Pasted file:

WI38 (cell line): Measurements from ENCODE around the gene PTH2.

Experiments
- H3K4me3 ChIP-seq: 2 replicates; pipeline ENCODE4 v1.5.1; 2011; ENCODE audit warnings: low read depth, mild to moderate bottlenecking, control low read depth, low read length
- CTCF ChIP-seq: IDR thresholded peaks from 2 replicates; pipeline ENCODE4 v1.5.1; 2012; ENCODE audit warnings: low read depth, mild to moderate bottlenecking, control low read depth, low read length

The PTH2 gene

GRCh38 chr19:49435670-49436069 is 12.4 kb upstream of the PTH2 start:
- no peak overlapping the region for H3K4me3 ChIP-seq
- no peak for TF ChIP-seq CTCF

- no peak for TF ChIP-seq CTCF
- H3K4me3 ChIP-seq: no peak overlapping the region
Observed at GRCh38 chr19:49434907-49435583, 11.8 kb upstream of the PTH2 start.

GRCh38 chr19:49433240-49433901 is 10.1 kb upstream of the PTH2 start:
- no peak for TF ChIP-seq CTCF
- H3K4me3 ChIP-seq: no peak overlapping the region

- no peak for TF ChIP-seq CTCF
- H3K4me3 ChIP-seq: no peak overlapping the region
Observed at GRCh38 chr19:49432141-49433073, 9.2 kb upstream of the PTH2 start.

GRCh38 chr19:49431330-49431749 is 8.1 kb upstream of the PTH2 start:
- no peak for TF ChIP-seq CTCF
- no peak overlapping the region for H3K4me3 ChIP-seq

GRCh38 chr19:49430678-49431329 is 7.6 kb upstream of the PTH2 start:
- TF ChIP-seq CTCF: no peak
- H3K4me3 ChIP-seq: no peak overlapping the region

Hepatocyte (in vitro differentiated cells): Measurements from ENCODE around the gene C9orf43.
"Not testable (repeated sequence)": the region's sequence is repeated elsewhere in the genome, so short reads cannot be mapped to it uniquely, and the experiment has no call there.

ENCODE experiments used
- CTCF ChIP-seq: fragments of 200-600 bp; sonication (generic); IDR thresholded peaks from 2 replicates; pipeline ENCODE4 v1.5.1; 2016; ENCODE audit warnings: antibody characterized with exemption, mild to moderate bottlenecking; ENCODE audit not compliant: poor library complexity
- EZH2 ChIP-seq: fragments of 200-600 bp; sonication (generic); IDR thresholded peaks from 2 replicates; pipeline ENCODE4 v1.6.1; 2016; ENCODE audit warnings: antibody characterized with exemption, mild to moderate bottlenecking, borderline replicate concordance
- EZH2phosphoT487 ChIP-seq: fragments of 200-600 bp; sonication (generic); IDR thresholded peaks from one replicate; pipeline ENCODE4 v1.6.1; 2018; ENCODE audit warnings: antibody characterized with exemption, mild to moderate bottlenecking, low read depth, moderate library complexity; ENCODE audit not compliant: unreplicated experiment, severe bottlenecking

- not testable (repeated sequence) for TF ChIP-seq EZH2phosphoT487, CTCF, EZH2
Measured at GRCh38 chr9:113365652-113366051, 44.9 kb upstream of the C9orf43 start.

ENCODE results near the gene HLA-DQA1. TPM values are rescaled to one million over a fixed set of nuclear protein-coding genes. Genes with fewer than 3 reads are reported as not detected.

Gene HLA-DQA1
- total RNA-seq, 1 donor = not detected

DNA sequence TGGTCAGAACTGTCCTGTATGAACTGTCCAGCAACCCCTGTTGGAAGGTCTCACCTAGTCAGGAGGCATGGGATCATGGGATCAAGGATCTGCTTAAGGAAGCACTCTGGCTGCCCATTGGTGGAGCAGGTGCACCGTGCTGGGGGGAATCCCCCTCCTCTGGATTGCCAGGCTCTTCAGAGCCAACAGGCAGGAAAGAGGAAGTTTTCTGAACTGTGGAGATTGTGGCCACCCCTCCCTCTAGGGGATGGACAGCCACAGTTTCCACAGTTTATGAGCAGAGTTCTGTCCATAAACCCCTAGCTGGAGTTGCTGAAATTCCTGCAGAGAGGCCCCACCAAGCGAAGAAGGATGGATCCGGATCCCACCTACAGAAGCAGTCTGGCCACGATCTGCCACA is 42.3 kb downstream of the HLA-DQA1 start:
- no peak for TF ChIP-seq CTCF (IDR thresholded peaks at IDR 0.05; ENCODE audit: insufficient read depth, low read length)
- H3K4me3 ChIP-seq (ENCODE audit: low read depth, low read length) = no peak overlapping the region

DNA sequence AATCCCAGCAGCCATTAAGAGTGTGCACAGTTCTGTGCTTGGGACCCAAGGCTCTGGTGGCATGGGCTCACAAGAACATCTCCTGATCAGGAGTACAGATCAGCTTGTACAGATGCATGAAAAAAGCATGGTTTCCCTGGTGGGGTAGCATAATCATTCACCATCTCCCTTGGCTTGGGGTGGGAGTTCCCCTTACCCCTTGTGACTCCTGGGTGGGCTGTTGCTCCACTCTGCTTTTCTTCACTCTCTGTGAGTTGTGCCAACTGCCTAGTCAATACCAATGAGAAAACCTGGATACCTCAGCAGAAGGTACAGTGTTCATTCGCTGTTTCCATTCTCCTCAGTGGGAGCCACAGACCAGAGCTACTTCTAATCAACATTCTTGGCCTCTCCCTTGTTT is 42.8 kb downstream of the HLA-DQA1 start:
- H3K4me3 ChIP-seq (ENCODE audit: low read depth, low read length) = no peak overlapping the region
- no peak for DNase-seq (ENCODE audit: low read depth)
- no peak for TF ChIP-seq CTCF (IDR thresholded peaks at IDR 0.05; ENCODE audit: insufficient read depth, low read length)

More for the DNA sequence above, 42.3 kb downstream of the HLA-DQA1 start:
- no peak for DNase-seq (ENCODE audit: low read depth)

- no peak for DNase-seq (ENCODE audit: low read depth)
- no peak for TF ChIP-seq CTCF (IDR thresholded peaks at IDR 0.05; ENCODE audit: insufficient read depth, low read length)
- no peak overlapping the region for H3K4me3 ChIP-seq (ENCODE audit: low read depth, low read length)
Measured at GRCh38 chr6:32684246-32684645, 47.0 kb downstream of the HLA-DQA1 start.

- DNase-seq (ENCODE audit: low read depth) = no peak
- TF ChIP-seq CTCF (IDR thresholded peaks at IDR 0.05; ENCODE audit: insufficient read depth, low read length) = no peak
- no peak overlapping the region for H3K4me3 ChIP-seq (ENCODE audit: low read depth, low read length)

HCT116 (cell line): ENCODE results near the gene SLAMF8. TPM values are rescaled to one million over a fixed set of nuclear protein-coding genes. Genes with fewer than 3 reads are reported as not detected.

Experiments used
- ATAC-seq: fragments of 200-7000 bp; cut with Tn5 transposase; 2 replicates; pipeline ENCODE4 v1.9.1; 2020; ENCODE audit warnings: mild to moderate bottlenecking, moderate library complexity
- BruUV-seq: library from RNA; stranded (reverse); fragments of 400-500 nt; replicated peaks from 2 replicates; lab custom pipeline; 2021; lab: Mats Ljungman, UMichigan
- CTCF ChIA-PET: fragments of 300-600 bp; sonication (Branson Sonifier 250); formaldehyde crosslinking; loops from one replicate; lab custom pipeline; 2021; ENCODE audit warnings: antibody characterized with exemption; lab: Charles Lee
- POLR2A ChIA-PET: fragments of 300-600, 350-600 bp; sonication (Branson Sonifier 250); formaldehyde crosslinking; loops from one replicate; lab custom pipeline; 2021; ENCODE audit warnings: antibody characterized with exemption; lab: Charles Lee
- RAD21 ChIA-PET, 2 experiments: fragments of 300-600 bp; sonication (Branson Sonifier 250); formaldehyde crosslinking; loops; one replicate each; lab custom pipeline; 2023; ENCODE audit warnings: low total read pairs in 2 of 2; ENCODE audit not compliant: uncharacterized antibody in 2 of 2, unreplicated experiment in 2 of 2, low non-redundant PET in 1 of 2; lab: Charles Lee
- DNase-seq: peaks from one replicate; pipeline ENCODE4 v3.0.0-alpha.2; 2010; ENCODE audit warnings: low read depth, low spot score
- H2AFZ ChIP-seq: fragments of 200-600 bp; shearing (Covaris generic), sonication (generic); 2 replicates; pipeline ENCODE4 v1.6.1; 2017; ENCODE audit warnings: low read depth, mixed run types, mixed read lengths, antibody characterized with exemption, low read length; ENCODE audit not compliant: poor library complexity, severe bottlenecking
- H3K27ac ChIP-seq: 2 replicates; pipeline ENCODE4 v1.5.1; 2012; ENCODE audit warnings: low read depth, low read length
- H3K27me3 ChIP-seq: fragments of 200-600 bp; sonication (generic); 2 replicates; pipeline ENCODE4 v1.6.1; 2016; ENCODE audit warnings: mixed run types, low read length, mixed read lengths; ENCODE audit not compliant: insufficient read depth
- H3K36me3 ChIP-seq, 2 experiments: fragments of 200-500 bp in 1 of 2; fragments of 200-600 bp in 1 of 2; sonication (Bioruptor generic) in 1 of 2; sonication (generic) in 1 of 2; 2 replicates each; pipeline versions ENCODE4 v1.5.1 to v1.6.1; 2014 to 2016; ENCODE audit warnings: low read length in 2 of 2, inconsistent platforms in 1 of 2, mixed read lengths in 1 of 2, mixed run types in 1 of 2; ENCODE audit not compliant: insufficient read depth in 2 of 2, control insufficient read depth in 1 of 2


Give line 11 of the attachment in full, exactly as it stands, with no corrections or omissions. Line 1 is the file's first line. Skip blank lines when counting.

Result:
Observed at GRCh38 chr19:49434907-49435583, 11.8 kb upstream of the PTH2 start.